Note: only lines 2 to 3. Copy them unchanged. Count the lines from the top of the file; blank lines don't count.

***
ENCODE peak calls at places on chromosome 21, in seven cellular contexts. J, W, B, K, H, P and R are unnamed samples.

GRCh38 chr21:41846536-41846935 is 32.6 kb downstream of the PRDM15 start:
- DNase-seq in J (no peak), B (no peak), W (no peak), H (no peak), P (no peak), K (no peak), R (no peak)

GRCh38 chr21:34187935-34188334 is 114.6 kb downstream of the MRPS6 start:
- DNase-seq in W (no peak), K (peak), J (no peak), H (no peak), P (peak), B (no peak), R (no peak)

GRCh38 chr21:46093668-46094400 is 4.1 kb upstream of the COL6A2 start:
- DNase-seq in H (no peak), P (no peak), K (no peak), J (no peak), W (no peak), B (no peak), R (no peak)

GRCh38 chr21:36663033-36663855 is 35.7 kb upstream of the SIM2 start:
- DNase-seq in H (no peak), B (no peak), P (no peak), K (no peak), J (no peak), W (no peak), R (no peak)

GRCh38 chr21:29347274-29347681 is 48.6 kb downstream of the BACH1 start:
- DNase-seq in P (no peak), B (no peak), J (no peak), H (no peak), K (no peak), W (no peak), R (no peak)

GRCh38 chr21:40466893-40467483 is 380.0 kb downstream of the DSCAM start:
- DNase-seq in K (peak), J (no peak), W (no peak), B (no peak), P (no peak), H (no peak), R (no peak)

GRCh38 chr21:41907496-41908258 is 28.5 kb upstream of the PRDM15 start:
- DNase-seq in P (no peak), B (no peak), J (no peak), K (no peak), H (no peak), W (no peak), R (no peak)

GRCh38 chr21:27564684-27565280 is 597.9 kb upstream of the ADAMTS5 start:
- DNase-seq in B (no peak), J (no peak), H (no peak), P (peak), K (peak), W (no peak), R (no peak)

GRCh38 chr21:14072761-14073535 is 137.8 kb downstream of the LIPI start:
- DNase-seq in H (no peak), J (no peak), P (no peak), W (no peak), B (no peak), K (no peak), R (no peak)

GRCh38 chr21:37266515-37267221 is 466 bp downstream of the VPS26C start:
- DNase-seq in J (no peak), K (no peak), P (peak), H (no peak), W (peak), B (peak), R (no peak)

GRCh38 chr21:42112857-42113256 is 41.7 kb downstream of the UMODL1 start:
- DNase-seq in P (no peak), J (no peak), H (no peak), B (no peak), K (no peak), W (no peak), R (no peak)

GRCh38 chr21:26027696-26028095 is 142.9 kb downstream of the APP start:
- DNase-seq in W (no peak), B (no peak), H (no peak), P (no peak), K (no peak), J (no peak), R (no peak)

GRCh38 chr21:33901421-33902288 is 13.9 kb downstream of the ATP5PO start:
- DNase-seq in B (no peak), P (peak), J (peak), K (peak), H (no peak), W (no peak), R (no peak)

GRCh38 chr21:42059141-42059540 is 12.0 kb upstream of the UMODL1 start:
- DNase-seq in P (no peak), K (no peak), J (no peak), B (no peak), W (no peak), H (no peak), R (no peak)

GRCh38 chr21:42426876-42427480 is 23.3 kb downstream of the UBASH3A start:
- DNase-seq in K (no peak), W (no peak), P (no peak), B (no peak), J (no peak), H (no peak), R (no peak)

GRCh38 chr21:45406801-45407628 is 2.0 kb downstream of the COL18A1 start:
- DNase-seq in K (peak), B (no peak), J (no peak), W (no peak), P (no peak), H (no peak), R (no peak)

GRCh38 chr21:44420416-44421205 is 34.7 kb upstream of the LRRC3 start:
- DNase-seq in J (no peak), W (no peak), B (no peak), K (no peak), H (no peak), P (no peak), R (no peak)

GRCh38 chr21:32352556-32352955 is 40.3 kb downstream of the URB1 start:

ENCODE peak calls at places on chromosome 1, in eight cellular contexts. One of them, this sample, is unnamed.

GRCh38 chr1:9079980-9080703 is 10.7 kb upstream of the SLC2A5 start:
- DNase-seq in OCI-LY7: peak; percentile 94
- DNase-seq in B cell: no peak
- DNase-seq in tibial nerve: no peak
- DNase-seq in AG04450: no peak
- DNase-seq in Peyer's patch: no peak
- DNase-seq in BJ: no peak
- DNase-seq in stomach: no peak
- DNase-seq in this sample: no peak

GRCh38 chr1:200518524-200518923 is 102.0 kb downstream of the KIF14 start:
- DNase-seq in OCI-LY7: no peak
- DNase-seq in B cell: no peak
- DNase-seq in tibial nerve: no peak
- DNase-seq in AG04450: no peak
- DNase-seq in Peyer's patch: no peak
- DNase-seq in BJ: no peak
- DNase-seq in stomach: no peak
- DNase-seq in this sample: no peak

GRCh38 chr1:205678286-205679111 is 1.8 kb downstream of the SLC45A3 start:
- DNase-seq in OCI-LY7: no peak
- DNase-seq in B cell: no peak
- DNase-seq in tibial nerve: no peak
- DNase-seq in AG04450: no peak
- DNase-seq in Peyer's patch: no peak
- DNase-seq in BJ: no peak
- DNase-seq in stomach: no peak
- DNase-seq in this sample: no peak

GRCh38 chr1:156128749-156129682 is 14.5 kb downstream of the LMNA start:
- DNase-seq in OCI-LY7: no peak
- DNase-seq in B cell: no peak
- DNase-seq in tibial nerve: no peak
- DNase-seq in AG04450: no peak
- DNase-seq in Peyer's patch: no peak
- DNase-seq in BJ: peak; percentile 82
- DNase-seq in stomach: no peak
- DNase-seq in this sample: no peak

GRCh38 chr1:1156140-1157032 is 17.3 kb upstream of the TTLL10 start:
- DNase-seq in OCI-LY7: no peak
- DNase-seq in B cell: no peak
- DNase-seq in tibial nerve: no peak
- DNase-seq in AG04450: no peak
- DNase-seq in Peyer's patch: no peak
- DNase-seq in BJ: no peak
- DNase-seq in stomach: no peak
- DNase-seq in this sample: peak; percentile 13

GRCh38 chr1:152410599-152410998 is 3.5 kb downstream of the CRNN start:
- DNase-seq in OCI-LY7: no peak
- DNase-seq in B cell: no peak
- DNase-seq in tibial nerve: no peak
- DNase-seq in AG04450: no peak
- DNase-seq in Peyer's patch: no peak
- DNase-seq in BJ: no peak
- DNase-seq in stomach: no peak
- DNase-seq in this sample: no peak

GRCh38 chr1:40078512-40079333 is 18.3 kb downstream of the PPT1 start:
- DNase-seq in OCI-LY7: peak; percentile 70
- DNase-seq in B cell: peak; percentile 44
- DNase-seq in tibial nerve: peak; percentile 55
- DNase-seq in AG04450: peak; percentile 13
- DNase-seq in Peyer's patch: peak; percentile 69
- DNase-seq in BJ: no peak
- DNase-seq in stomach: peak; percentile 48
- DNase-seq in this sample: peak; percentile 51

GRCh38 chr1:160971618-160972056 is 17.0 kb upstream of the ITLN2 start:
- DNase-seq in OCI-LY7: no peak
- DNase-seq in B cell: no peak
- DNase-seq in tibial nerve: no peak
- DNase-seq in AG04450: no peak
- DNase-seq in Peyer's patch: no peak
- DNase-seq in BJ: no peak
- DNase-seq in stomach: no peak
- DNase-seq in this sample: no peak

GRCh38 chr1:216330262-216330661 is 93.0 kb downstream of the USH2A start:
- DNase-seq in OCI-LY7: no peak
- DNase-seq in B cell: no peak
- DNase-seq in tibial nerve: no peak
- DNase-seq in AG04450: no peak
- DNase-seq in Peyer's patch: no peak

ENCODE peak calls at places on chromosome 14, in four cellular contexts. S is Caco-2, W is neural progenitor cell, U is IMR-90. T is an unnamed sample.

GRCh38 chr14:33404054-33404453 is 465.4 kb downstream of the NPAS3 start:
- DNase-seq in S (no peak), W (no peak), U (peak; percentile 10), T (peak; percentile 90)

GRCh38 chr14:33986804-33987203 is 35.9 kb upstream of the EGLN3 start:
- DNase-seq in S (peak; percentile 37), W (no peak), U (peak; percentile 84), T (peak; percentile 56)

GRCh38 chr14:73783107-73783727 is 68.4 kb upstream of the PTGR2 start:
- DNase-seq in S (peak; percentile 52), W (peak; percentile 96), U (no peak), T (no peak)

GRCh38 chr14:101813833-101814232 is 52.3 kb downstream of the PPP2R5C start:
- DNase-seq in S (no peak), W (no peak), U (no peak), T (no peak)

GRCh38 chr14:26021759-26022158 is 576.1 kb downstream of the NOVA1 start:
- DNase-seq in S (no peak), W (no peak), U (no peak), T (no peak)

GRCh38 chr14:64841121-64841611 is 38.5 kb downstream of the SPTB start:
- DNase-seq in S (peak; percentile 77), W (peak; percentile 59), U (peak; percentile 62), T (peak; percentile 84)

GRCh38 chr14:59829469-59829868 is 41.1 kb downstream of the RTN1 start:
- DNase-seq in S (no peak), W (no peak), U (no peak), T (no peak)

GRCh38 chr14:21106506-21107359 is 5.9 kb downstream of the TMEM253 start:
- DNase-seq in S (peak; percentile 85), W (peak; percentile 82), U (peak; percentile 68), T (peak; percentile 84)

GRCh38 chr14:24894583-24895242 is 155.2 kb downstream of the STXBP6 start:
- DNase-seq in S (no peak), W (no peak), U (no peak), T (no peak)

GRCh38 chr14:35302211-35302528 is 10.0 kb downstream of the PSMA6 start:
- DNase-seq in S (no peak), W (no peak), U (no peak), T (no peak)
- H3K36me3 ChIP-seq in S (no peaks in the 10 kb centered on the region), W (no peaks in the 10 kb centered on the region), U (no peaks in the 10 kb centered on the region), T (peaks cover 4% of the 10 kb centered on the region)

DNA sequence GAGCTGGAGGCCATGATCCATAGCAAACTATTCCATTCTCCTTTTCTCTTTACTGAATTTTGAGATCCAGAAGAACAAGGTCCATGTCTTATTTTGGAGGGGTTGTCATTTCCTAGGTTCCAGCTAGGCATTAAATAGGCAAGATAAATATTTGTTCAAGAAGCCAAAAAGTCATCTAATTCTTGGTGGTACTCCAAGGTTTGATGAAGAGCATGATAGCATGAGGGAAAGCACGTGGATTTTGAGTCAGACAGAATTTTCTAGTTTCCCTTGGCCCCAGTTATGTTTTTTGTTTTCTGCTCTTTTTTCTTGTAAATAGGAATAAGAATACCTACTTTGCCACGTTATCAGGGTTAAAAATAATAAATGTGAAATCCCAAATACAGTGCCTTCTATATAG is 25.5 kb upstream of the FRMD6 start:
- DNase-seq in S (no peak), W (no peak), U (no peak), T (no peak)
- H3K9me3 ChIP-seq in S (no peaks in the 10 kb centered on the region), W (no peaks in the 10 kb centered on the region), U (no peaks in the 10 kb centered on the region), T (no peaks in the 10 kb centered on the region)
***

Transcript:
GRCh38 chr21:41846536-41846935 is 32.6 kb downstream of the PRDM15 start:
- DNase-seq in J (no peak), B (no peak), W (no peak), H (no peak), P (no peak), K (no peak), R (no peak)